Venezuela Economy


 Venezuela is an insular country with numerous islands in the Caribbean Sea. It is bordered by Guyana, Brazil, Columbia, Trinidad and Tobago, Grenada, St Lucia, Barbados and Aruba, amongst many other neighboring countries. The land area of the country is 916,445 square km and is inhabited by approximately 26,814,843 people.

Venezuela has a 2,800 km coastline and a mountainous landscape. For this reason, transportation and general productive are hampered. Petroleum is abundant and dominates the Venezuelan economic structure. It accounts for about a third of the nation’s GDP, 90% of its export and over half its government operating revenues. The nation is also the fifth largest member of the OPEC, in terms of production. As a result of its bountiful natural resources, Venezuela’s economy has been one of the most thriving economies in South America. The economy has, however, steadily contracted, following the decline in oil prices in the 1980s. The economy is, nevertheless, prospering steadily now, particularly under President Hugo Chavez’s leadership. In fact, in the face of rising oil prices, paired with higher government expenditures, Venezuela economy grew by 9% in 2007.

Venezuela Economy: Profile

The US is a significant contributor of foreign exchange to the Venezuelan economy, accounting for about 40% of the nation’s exports, according to 2009 reports by CIA World Factsheet. Other key trading partners of the Venezuela are Brazil and China, Columbia and Mexico. Major products of Venezuela’s trade, besides petroleum and gas, are chemicals, steel and agricultural products. In fact, the agricultural sector contributes about 4% of the nation’s GDP and employs 13% of the population.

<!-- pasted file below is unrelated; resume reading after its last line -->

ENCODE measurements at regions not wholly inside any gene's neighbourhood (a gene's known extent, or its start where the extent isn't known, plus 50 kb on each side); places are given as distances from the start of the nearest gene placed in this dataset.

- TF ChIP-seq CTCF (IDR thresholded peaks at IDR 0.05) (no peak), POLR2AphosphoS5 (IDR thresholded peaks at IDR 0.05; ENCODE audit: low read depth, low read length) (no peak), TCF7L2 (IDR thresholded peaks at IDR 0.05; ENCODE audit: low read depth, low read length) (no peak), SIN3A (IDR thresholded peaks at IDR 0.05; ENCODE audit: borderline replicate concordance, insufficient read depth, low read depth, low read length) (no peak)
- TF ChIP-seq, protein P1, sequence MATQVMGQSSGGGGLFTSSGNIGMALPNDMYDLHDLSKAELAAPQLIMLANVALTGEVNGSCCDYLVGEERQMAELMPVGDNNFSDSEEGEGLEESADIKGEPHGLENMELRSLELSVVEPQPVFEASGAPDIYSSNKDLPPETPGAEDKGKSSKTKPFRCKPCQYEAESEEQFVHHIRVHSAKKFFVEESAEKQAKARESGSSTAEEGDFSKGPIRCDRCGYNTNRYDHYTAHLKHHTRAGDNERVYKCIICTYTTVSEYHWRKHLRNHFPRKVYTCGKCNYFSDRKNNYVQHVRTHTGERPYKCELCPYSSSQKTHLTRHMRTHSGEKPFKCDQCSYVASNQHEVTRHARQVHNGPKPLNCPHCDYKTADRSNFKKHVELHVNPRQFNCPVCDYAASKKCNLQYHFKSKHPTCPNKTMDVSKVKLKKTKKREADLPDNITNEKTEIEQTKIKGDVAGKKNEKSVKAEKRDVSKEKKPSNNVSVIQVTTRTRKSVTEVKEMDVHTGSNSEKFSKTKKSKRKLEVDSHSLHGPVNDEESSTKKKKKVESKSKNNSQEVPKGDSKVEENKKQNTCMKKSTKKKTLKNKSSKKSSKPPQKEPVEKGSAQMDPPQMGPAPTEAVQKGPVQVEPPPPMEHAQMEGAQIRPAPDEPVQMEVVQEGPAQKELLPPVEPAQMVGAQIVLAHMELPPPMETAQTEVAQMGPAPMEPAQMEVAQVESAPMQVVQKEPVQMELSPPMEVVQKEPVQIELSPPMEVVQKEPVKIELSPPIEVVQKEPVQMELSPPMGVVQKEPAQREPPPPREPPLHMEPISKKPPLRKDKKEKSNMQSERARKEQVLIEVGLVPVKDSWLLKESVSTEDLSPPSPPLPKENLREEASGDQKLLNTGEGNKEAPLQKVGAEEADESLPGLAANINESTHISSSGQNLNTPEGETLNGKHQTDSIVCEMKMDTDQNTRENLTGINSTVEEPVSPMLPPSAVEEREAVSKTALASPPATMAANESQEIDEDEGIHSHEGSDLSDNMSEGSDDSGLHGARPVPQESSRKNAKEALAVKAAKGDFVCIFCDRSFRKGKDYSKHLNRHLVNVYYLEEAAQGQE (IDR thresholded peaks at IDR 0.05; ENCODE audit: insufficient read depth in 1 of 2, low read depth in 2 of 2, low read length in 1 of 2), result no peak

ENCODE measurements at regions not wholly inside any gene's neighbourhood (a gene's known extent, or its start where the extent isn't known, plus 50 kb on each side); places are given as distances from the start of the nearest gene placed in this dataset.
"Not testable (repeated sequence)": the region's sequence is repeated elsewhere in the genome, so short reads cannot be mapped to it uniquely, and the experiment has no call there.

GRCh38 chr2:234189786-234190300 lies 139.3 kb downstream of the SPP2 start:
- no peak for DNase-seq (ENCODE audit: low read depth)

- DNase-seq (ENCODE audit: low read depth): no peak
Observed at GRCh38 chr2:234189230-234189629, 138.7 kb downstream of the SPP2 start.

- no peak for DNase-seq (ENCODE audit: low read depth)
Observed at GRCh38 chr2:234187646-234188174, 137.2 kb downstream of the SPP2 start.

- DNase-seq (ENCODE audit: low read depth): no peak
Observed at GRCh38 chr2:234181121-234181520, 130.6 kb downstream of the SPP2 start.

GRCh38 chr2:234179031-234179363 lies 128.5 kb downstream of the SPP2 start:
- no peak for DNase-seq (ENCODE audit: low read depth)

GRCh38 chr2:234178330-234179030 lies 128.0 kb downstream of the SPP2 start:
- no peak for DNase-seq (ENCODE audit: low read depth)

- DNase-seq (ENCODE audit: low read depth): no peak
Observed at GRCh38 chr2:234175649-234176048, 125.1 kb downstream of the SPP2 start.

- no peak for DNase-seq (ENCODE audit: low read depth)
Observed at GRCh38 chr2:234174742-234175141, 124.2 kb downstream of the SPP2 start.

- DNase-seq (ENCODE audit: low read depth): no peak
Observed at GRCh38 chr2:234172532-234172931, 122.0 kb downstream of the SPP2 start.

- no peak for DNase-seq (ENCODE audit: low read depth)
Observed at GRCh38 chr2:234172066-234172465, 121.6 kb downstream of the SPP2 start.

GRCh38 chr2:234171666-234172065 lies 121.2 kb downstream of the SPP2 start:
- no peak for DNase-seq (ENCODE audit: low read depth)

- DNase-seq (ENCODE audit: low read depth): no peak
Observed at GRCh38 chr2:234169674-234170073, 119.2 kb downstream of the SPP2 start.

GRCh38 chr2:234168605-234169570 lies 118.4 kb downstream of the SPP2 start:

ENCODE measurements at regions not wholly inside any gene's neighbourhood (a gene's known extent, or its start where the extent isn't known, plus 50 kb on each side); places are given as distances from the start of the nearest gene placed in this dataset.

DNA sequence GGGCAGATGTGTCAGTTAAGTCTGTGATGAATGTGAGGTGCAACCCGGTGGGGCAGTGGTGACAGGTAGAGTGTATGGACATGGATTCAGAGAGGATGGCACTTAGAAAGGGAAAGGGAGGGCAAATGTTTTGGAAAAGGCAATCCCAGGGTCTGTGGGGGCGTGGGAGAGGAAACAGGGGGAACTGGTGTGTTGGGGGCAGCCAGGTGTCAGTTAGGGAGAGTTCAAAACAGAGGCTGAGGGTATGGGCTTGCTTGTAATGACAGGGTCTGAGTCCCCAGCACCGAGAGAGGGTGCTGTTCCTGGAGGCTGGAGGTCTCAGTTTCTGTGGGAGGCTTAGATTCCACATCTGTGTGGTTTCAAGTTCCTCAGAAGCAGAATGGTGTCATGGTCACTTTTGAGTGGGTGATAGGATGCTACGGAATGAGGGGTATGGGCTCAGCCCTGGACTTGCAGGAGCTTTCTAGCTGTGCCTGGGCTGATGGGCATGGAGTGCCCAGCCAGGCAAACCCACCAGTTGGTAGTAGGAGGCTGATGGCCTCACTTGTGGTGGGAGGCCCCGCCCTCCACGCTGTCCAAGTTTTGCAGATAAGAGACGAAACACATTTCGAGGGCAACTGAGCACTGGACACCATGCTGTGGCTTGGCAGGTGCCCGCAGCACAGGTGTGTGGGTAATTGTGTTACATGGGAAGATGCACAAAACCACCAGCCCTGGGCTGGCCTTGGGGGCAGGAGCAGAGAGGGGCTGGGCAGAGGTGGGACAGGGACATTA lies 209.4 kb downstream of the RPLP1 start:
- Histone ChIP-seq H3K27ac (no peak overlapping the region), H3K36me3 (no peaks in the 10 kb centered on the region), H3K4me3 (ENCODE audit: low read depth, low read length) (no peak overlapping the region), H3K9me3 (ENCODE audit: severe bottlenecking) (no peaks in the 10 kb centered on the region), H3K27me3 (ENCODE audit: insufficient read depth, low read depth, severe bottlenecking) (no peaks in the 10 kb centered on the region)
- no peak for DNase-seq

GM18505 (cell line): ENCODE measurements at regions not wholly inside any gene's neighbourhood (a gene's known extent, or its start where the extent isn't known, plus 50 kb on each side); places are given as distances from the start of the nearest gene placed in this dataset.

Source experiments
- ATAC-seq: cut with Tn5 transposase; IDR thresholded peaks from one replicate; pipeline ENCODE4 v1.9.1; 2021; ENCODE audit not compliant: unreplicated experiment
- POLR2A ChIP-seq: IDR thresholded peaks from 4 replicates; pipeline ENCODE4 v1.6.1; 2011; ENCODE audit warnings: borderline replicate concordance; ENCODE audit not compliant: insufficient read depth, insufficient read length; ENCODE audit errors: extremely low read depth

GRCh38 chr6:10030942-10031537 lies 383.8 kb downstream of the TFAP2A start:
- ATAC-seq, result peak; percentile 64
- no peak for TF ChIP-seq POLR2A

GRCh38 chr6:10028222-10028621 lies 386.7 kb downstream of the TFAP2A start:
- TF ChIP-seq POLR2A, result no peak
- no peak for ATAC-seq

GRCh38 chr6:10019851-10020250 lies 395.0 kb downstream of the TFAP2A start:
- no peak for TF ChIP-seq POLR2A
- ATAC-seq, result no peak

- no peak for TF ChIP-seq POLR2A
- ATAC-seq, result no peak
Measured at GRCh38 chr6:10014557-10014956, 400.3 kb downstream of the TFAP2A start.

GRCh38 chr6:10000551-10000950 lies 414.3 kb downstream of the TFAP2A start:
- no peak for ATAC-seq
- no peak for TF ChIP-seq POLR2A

Chief crops cultivated in Venezuela are:


  • Bananas

  • Corn

  • Coffee

  • Rice

  • Sorghum,

  • Sugarcane

Venezuela Economy and Infrastructure

While the nation has abundant natural resources, its economic development has been slow due to the communications and transportation problems presented by Venezuela's mountain ranges. The nation has, however, developed a sophisticated highway system; although goods continue to be predominantly transported by ship. To strengthen the transportation system, the Chavez government has announced a National Railway Development Plan, which entails 15 railway lines through the nation. The plan, inaugurated in March 2009, is estimated to cover 8500 miles by 2030.

Venezuela Economy: Impact of Nationalization

Under President Hugo Chavez’s government, several industries in Venezuela were nationalized, including electricity, communications and even the oil industry. The move was intended to exert more control over these key public sectors of the Venezuelan economy. The move drew a general outcry by oil giants, including Chevron, BP and ExxonMobil, whose stake in the lucrative Venezuelan oil industry declined significantly. In fact, several oil companies have become hesitant to continue their investment in Venezuelan economy.